NEJM: SGR formula may be lose-lose situation
After Congress yet again suspended the sustainable growth rate (SGR) formula for another six months, Henry J. Aaron, PhD, of the Brookings Institution in Washington, D.C., called the formula's target “unrealistic,” saying that favorable alternatives to the formula are lacking, but may arise from healthcare reform. In an editorial published July 29 in the New England Journal of Medicine, Aaron called into question the usefulness of the SGR formula that was first enacted in 1998 for the purpose of restricting physician fees.

While Aaron said the formula supposedly works to tie in annual Medicare fee growth to the rise in domestic product, Medicare case loads and practice costs, ultimately it ignores the increasing number of medical interventions.

“The SGR purports to control total spending on physician services, but it controls only prices, even though spending is the product of the price and the number and intensity of services,” said Aaron. “According to the formula, the more the number and intensity of services grow in one year, the more prices must be cut the next.”

Additionally, the way the formula was written requires any excess cumulative spending since 1998 to be repaid. “Thus, the implied price cuts can be large, and they grow if cuts are deferred,” he said.

This year, Congress did not cut fees, but instead suspended the SGR formula and increased fees by 2.2 percent. This notion was effective June 1.

Because budget projections are based on SGR fee cuts, this year Congress proposed suspending SGR cuts for 19 months, rather than enacting a permanent replacement for the SGR formula within the healthcare reform legislation.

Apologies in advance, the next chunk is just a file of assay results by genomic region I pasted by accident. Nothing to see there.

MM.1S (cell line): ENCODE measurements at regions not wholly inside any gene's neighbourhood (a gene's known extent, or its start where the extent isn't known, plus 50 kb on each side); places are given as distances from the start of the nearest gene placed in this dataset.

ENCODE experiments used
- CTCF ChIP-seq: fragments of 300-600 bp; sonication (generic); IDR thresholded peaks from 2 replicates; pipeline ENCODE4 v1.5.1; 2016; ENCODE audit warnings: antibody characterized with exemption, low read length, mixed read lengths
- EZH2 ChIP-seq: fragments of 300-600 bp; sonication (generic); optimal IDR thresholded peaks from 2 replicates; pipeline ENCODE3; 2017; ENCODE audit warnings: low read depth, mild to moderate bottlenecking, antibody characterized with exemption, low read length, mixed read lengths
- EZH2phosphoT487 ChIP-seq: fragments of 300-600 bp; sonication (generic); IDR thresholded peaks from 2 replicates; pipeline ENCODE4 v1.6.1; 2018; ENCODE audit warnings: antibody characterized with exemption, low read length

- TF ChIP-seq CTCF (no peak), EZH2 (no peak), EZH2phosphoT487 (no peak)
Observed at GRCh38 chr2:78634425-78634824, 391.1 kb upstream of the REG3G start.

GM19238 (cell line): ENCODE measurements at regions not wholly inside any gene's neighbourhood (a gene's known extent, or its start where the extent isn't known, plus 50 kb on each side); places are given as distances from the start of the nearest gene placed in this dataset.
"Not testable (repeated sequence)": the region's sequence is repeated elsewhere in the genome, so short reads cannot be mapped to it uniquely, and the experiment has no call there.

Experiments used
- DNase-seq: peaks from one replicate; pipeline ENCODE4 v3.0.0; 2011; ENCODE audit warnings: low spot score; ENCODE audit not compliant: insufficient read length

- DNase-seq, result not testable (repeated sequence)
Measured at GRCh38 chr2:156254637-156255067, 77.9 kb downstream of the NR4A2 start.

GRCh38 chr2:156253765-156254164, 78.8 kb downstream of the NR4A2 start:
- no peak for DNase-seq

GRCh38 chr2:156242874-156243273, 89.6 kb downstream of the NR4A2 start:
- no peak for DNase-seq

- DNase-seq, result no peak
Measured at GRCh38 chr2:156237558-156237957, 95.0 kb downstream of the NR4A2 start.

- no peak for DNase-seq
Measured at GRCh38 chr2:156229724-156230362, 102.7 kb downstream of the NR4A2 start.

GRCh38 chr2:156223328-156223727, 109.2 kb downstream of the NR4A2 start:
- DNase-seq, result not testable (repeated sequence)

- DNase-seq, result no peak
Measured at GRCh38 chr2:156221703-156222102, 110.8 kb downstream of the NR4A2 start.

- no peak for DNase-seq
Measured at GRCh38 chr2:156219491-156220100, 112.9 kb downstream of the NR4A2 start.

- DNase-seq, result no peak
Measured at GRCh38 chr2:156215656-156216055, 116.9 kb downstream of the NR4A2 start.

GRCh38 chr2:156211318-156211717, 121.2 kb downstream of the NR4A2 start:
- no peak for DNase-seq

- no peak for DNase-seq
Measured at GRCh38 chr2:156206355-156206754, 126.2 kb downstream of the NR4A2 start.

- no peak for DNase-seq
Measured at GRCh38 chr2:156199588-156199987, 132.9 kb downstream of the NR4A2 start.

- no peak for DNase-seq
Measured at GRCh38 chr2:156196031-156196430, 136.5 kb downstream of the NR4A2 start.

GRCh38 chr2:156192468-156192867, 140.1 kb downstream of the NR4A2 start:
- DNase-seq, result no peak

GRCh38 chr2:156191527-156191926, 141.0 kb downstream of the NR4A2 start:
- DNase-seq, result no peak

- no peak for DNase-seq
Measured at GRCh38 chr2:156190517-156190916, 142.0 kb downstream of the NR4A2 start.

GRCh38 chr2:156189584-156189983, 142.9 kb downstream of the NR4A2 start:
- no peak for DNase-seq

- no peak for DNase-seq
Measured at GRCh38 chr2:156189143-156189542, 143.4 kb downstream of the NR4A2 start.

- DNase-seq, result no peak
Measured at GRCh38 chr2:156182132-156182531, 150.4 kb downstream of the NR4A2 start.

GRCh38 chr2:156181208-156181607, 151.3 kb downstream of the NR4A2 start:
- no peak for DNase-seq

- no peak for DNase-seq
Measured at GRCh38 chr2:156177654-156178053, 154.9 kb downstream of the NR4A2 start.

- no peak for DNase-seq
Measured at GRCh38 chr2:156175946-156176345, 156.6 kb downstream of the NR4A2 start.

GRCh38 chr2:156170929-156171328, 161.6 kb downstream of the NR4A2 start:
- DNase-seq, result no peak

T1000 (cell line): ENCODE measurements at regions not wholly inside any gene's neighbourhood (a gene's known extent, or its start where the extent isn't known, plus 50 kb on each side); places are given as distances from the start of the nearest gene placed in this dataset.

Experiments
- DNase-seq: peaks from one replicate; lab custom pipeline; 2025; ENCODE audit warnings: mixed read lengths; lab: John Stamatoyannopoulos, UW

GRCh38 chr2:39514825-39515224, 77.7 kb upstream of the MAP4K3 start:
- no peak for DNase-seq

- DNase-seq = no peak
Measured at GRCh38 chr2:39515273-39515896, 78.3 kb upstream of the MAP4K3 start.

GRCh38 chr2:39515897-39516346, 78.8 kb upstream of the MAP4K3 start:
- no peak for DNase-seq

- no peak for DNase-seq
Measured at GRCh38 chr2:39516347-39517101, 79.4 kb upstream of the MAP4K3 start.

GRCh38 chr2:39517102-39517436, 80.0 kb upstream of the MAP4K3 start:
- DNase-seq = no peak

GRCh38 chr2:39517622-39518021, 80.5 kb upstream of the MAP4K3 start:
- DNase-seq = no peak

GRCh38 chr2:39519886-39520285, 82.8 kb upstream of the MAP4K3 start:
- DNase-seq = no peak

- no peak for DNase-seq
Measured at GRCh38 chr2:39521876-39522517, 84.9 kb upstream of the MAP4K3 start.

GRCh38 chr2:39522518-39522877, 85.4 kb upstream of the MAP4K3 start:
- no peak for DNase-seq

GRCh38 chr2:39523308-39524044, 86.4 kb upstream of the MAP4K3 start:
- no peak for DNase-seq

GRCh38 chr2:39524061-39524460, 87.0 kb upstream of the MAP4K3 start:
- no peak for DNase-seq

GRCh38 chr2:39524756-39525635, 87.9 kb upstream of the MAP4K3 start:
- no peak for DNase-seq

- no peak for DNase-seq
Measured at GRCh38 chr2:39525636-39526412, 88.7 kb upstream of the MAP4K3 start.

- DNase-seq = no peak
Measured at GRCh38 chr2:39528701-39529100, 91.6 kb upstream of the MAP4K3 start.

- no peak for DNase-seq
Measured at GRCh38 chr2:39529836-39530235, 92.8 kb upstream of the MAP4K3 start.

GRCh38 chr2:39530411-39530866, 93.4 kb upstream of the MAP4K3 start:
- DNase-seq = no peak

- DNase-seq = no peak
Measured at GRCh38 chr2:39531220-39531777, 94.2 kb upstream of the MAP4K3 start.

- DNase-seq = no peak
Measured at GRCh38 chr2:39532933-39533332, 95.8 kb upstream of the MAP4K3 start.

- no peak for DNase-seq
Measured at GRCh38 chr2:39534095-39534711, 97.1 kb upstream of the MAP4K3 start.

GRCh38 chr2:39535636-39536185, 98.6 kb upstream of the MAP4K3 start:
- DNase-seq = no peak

Aaron said that while it may seem reasonable to fix the “flawed” formula, it may not be feasible. This in part is due to the fact that mending the formula would violate the Schultze law, which was created to prevent officials from doing "harm" to the system. If the formula was fixed or abandoned, fees would rise, as would deficits.

For example, Aaron said if the formula was tied into the Medicare Economic Index, the 10-year deficit would swell by $439 billion plus added interest on the debt.

Aaron said that provisions within the Patient Protection and Affordable Care Act could change how healthcare is paid for and in turn lead to the evaluation of how to improve care and reduce costs. Sections of the healthcare reform act aim to study and use bundled payments and provide feedback on the costs of physicians' services.

“The SGR formula is unlikely ever to be fully enforced. But the relentless and growing challenge of reducing federal budget deficits will make it increasingly difficult for Congress to abandon the formula entirely,” Aaron concluded.

“Until some plausible alternative comes along, the SGR will live on, even as its targets become increasingly unrealistic.”